Hiawatha soon became a peacemaker when he wedded Minnihaha, the exquisitely beautiful maid from the Dacotah tribe. This marriage cemented peace between these two traditionally hostile tribes; therefore, it helped to usher in a time of utmost harmony and peace. Their wedding was celebrated in such a manner that established a pattern to follow, especially with many beautiful tales and songs. In time, there came fever and sickness that killed many people including even Hiawatha’s bride, and the poem ended with the dramatic exit of Hiawatha into the sunset.
This is one of the most influential works by Henry Wadsworth Longfellow. Just like The Courtship of Miles Standish, it puts the Native American under a positive light, during an era when racism and slavery was still quite rampant. This is an entertaining poem that can be read by people of different ages and from all walks of life, and it is this universality that made it such a valuable work. Hiawatha is viewed a sympathetic character, and thus more modern, in that the writer, Longfellow, anticipated the political correctness of the twenty-first century. In addition to that, the translation of The Song of Hiawatha into several international languages endorsed the story as a cultural object, and one whose faults were only those common to the narrative process. The many translators of the book have acceded that the faithfulness between the actual characteristics of Native Americans and Longfellow’s interpretation of them in the book empowered and enabled their translations.
A Modern Conception of Native Americans in the Book
For instance, John Derbyshire, in his article for the New Criterion (2000), wrote that Longfellow gave a genuine voice of “Indianness” and that the book gave a modern conception of native Americans. He went as far as to contrast the view of the Native Americans from a Miles Standish viewpoint—he viewed them as nothing more than simply treacherous, cruel and boastful savages—to the view of Hiawatha—who viewed Native Americans as noble savages who had a rich oral culture.
There are several stylistic devices used in the telling of this poem. For one, there is repetition, such as:
“I have given you lands to hunt in,
I have given you streams to fish in,
I have given you bear and bison,
I have given you roe and reindeer,
I have given you brant and beaver,”
“Came the warriors of the nations,
Came the Delawares and Mohawks,
Came the Choctaws and Camanches,
Came the Shoshonies and Blackfeet,
Came the Pawnees and Omahas,
Came the Mandans and Dacotahs,
Came the Hurons and Ojibways.”
Another example of style used is rhyme. There are extremely few examples of rhymes used, but one is:
“Who shall guide you and shall teach you,
Who shall toil and suffer with you.”
The writer also uses metaphors, such as the phrase: “From his footprints flowed a river”. The poem is written in the form of a free verse, as the majority of the poem consists of lines and stanzas that do not rhyme. The story is told from the third person perspective, as a narrator describes all the events that unfold from the beginning to the end.
Native American Life in The Courtship of Miles Standish
The Courtship of Miles Standish was published in the form of a book on October 16th, 1858. It is a long poem concerned with Native American life, and about Plymouth Colony, the settlement established by the Mayflower Pilgrims. Everything in the book and the tale shows how much Henry Wadsworth Longfellow had grown and matured as a writer, including his writing style and the depth of his characters.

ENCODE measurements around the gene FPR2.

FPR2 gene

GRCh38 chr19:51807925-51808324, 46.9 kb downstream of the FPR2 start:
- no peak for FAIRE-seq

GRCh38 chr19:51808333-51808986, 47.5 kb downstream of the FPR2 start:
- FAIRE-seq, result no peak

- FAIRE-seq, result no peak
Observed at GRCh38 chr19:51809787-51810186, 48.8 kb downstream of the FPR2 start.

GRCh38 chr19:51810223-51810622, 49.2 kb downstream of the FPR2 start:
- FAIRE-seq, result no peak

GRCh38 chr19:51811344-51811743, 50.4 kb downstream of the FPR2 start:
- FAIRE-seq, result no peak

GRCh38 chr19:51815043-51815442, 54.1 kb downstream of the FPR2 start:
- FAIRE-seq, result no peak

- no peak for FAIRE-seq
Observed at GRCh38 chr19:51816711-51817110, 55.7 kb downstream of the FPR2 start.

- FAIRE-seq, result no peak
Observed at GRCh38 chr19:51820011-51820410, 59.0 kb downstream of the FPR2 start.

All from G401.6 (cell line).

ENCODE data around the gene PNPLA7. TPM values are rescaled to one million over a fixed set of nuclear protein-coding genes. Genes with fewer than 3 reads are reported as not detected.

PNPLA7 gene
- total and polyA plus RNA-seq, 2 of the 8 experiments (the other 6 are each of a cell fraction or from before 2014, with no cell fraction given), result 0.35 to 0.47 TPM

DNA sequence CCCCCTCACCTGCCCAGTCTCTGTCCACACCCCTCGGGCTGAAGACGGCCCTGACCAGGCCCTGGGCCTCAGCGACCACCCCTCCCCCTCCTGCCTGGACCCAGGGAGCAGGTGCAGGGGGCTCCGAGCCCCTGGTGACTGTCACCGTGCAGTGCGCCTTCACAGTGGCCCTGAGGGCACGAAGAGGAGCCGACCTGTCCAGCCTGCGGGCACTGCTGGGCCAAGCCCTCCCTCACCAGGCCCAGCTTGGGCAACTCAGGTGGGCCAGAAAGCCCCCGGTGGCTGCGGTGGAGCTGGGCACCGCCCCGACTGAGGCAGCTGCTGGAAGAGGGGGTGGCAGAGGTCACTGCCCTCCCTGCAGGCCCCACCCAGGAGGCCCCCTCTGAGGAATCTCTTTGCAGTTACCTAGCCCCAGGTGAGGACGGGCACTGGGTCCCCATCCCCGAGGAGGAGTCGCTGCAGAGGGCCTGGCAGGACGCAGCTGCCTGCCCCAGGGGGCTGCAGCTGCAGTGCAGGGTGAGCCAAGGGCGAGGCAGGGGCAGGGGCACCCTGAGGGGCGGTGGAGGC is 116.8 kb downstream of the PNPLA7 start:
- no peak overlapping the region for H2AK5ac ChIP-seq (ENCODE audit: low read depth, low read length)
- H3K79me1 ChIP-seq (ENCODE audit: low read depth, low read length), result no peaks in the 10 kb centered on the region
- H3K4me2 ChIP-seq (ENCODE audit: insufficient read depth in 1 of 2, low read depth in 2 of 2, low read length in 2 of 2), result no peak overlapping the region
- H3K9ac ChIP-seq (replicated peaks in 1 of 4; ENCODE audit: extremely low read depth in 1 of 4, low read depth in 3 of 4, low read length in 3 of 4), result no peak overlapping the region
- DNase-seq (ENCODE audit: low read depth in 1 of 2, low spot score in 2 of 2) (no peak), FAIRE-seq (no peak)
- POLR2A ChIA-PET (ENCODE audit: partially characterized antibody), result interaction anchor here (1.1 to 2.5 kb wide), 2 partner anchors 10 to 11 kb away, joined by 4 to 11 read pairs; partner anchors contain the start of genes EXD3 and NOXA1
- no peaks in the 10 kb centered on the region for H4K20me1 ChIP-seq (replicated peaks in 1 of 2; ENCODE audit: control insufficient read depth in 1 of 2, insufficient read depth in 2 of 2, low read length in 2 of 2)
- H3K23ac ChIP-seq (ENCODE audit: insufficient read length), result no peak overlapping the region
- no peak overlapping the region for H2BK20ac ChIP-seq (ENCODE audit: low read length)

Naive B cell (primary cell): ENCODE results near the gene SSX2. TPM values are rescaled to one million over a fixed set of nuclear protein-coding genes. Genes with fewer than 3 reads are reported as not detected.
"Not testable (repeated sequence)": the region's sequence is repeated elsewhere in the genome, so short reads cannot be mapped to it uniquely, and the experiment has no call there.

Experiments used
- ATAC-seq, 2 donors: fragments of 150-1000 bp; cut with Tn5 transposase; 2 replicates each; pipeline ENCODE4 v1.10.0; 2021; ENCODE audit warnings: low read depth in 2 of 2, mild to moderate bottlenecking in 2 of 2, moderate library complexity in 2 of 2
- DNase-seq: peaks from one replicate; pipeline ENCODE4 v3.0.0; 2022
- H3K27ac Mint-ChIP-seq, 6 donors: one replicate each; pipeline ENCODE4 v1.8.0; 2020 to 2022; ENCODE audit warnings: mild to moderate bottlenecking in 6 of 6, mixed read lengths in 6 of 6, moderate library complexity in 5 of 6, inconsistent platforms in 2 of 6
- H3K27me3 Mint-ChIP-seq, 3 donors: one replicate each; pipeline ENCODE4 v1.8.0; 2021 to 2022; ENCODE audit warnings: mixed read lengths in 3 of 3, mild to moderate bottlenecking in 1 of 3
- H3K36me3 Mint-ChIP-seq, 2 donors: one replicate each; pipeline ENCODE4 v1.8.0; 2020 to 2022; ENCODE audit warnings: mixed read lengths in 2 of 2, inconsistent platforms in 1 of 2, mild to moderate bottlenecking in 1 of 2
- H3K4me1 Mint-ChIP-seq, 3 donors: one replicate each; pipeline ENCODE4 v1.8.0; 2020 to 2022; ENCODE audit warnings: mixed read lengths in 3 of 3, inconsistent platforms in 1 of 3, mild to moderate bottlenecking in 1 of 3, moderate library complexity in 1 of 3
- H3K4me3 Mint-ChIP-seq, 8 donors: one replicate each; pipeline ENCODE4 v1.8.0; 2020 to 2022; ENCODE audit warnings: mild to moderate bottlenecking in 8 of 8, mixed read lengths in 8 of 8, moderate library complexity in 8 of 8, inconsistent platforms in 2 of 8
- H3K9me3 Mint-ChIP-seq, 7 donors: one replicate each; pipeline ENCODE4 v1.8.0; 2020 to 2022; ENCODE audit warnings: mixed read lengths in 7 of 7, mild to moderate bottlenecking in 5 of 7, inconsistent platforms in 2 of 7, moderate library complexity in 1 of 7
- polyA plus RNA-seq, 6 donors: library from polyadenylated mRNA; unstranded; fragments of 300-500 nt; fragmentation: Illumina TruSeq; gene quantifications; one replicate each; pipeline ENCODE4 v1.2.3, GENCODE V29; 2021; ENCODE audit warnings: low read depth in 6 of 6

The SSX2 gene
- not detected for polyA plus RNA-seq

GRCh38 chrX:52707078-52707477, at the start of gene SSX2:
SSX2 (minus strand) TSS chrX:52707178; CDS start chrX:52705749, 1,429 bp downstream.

The story is told in nine parts. In the first part, the readers are introduced to Miles Standish. He is described physically as being short of stature, but athletic and strongly built. He had broad shoulders, a deep chest, and the “muscles and sinews of iron”. His face was as brown “as a nut”, but his beard was flaked with patches of snow, just like hedges sometimes in November were. John Alden, his friend, is described as having fair hair, azure eyes, with a delicate Saxon complexion. He had the dew of his youth, as well as the beauty, as the captives that Saint Gregory saw, and he exclaimed that they were not Angles, but Angels. He was the youngest of all the men who came in the May flower. Miles Standish was arrogant and proud of his physique and station. He praised his arms: “Look at these arms…the weapons that hang…burnished and clean, as if for inspection or parade!” He also praised his sword, saying that it was the sword of Damascus that he fought with in Flanders. Standish then told Alden that he was ready for Indians to attack. He looked out of the window at the landscape and became filled with grief as spoke of Rose Standish, who was the first to die from all those who came in the Mayflower. Lastly, Alden sat down and wrote letters, all addressed to the maiden Priscilla.
In the second part, Alden continued writing as Standish heaped praises on Julius Caesar, saying that Caesar had the talent to both fight and write, and was equally skillful in both of them. Alden agreed with him, but Standish entirely ignored his words. When Alden finished writing, Standish gave him a request. He said that ever since Rose Standish died, his life had been weary and dreary. However, he often thought of a maiden called Priscilla; the same Priscilla whom Alden had just completed his letter. Standish was aware that he might not be able to seduce her with his own words; therefore he wanted Alden to go to Priscilla in his stead and talk to her and attempt to seduce her. Alden, embarrassed and dismayed, initially refused, saying that Standish should do the job himself. However, Standish was firm in his decision to send Alden, and after a bit of persuasion, he accepted the request.